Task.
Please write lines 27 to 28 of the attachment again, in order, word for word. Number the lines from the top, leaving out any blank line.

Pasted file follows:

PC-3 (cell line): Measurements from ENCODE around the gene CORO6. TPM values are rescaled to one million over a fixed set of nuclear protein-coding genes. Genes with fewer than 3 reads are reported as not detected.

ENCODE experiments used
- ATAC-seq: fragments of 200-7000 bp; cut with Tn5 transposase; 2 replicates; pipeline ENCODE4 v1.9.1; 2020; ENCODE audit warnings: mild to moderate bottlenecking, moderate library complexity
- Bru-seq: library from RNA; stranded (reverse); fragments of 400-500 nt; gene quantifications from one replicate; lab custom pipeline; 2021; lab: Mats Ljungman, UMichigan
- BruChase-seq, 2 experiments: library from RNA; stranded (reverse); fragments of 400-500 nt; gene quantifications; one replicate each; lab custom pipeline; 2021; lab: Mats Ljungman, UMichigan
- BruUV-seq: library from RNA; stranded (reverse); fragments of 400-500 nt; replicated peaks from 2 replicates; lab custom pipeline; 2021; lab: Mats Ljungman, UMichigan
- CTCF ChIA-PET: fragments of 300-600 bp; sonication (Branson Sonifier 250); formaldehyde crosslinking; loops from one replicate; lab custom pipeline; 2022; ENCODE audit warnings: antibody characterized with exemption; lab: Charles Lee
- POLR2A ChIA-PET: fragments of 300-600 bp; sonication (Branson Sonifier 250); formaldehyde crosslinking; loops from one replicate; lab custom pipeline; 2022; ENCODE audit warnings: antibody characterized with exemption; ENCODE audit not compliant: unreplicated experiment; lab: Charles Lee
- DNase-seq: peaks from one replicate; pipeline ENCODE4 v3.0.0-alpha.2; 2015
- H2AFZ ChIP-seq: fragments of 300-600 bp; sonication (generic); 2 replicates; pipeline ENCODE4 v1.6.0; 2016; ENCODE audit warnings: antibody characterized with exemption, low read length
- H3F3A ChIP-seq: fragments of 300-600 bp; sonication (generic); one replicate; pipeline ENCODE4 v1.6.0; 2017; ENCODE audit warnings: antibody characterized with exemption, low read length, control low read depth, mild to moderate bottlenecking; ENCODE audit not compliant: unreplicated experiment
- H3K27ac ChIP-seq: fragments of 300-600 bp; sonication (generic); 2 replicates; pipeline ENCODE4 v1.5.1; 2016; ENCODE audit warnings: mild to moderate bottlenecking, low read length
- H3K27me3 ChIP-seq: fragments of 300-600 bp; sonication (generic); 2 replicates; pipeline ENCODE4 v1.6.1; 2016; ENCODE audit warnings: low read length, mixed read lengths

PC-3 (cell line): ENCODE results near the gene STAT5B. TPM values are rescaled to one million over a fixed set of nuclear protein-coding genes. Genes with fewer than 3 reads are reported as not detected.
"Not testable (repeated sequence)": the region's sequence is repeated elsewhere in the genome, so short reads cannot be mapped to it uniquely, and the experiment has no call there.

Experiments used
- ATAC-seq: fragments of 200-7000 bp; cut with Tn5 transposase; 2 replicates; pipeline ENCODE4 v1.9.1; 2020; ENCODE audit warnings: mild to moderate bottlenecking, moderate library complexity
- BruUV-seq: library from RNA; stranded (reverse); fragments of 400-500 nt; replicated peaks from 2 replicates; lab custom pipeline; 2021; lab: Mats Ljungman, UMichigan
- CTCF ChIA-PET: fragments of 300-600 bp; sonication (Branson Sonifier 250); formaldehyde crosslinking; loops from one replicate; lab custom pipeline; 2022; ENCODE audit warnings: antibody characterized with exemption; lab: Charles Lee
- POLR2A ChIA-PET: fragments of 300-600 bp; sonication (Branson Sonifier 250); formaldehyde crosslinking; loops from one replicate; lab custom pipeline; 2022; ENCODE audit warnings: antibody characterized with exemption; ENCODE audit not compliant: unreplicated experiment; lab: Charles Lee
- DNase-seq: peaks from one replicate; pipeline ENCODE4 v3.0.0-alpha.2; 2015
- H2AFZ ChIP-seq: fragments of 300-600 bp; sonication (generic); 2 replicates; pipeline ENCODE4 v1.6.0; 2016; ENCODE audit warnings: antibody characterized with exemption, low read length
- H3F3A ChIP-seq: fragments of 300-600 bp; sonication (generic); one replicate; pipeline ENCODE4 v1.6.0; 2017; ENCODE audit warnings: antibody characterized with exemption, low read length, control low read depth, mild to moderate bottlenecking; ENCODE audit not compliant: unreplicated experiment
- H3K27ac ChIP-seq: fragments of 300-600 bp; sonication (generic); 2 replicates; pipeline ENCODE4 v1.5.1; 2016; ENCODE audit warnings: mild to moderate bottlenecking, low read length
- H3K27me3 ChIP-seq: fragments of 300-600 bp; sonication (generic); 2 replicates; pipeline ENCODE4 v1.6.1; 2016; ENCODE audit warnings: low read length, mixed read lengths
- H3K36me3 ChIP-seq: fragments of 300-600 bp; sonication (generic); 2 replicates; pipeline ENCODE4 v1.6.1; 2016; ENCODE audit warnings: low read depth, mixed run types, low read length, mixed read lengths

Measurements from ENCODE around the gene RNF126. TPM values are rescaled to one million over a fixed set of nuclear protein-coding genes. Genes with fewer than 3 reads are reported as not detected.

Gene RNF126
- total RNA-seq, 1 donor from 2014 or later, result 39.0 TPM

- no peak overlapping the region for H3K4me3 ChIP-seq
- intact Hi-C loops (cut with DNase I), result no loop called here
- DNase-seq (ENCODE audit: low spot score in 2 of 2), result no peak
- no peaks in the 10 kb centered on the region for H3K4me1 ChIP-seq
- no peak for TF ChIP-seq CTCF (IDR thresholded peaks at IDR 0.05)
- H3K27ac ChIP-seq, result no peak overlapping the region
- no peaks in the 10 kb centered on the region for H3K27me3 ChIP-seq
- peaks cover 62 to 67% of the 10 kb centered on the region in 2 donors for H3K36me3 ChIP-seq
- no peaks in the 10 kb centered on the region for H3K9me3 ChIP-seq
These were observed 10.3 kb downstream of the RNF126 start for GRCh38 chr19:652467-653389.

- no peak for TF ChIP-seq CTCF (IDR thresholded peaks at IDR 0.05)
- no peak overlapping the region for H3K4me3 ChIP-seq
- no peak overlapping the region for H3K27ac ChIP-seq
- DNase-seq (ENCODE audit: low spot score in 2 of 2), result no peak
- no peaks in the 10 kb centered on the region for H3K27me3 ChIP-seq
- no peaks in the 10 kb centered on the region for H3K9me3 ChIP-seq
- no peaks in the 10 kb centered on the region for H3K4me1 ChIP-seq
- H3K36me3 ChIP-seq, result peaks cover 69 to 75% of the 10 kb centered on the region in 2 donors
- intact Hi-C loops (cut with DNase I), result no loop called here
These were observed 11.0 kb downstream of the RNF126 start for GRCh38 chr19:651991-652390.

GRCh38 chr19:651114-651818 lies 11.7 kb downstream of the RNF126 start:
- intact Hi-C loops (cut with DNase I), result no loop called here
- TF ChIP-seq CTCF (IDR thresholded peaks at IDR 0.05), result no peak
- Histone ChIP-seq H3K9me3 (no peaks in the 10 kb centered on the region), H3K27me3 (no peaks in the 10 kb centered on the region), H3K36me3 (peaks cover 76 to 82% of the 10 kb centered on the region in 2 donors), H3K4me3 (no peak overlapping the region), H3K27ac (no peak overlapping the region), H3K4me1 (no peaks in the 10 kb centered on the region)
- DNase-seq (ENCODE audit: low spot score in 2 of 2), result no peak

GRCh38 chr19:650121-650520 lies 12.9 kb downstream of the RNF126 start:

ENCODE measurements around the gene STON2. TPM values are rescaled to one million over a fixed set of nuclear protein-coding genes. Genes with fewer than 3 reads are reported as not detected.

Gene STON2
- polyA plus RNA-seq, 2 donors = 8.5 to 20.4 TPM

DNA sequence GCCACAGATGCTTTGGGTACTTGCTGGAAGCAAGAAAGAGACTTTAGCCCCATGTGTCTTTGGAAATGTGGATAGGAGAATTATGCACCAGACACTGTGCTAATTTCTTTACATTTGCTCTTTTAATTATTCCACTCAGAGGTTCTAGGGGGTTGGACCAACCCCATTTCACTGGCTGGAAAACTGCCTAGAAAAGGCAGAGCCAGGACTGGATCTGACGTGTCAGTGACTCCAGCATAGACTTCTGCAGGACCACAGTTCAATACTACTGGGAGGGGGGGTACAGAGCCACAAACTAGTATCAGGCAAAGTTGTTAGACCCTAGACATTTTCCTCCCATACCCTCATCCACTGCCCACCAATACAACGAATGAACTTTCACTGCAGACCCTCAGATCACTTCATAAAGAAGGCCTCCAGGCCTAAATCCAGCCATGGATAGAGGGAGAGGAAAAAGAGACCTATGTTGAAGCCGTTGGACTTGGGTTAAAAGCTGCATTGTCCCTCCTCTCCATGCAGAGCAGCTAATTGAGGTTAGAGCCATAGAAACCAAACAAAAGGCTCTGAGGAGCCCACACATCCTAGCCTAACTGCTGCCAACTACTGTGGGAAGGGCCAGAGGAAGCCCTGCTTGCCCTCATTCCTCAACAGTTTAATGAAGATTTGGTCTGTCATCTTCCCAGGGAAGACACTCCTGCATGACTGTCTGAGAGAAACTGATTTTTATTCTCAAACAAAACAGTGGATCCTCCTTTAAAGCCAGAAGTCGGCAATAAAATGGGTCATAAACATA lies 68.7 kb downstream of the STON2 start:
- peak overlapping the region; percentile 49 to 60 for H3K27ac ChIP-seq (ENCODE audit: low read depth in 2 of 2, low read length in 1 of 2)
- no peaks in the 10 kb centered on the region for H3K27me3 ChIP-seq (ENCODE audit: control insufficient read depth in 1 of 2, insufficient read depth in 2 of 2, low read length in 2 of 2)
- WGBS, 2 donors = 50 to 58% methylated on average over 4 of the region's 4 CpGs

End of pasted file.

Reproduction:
Measurements from ENCODE around the gene RNF126. TPM values are rescaled to one million over a fixed set of nuclear protein-coding genes. Genes with fewer than 3 reads are reported as not detected.

Gene RNF126